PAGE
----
China is experiencing an unusual combination of growth factors that leads to abundant opportunities in the healthcare market: burgeoning middle-class, advanced technology, and government support.
Over the last decade, China embarked on the biggest health system reform aiming to extend health services beyond the country’s prosperous urban centers. In August 2016, President Xi Jinping held its most important national meeting on health—the National Health Conference—in twenty years, demonstrating the government’s tremendous political support in health investment. Xi further made it clear that health is to be an explicit national priority by approving the Healthy China 2030. China’s health science and technology innovation already rank amongst the world best. With the application of technological advances and improvements to the health insurance system, China aims to ensure health equity by 2030.
The burgeoning middle class implies the demand for high-quality medical services and the strains on public health care system. According to an EY report on China’s health care, the market for private health insurance grew from 1.5 trillion RMB in 2014 to 2.4 trillion RMB in 2015. The number is expected to grow up to at least 5 trillion RMB by 2020. Furthermore, the government encourages private sector involvement by relaxing regulatory restrictions and providing tax incentives.
On top of this, new disruptive technologies such as mobile apps and internet-based services are widening the health care options for Chinese customers. Currently, roughly 700 million people have internet access in China, of which 86% connect through their phones, easing the collection of health data for Chinese tech juggernauts. Such active mobile population allows room for mHealth to transform the healthcare experience for the Chinese people. Established players are already enhancing their offerings by launching health-related mobile apps and internet-based services to enhance customers’ personalized experience.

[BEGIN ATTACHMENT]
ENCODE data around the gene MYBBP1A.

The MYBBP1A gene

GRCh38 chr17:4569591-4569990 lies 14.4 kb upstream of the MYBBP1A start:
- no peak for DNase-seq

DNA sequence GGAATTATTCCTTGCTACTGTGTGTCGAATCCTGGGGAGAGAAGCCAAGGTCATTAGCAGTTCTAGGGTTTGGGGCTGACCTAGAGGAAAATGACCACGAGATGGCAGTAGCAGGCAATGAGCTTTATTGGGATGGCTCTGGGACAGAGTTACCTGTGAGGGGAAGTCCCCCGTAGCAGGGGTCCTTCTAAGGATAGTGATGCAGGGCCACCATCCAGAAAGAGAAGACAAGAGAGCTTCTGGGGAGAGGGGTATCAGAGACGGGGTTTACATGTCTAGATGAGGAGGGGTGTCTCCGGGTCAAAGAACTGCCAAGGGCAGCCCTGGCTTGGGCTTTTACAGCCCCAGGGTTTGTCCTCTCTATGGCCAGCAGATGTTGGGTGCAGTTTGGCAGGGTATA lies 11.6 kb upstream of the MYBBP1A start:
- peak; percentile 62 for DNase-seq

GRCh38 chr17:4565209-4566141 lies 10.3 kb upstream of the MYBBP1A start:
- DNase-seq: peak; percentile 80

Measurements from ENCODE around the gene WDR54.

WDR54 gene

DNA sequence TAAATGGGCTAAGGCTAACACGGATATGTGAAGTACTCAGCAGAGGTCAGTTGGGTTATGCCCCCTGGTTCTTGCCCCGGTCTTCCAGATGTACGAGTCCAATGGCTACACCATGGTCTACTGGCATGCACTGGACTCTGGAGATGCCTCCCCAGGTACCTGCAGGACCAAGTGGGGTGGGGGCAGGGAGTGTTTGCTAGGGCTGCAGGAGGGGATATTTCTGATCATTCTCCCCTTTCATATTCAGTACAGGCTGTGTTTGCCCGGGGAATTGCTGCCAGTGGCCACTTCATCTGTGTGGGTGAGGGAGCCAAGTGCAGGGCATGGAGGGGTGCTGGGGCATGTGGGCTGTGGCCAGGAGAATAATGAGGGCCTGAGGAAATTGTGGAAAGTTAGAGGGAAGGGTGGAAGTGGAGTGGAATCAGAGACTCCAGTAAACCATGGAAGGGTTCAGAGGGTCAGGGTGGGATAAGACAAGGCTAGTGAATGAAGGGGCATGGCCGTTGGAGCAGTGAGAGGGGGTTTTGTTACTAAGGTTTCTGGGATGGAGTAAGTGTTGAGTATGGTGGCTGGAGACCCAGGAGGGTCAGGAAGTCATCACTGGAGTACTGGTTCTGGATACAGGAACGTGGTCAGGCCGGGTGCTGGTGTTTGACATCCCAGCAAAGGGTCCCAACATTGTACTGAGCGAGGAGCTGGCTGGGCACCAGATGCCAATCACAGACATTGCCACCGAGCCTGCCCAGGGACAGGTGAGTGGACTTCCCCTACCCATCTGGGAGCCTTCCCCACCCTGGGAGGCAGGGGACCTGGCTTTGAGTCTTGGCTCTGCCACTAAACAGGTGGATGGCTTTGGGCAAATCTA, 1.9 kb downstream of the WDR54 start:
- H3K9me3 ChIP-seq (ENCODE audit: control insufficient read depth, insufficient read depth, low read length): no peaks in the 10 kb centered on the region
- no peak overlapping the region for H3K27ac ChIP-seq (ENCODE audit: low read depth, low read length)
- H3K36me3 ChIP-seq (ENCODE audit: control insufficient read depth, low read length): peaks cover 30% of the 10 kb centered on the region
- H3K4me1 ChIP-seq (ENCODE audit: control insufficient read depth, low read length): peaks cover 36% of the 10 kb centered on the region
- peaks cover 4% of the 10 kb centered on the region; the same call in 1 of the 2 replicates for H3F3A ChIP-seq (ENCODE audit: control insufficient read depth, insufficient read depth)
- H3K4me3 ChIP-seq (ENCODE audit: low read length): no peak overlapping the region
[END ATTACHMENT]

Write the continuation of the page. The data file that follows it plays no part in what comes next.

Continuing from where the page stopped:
“About four years ago [mHealth conferences] were just a few people in jeans meeting occasionally,” says Peter Benjamin, Managing Director of CellLife, a South African NGO developing mHealth technology. “Three years ago proper doctors started to show up; about two years ago we had reports of the first randomized controlled trials, and last year the suits got involved so that many mHealth conferences are now dominated by [corporate] executives [discussing return on investment].”
However, change entails conflict. Despite the connectivity and mass data collection healthcare technology can bring, the discrepancy between expectation and reality is still quite wide. The expectation that mHealth could be tailored to the needs of growing middle class and cut down costly healthcare expenses often ignores the vast size and population of China–the country with 1.3 billion population across the vast socio-economic spectrum and geographical locations. There are significant differences in cost and care between cities and provinces, which may take years to realize returns as the market matures and expands.
“The low satisfaction with public health care is draining the growing Chinese middle class outside the country to access better health treatment. For those who can afford a better health care system, are yet prone to seek for high-quality resources outside the mainland as opposed to going through the struggles of nascent mHealth,” according to Douglas Corley, an expert in Chinese Healthcare policy and the founder of Beijing Healthcare Forum.
While the idea of technology integration may sound romantic, the country still struggles from its slow and costly healthcare system. Less than half of doctors are openly integrating the technology to their traditional complex healthcare system. Some skeptical patients have little trust in the new online platform system, preferring the face-to-face diagnosis as seen in the news.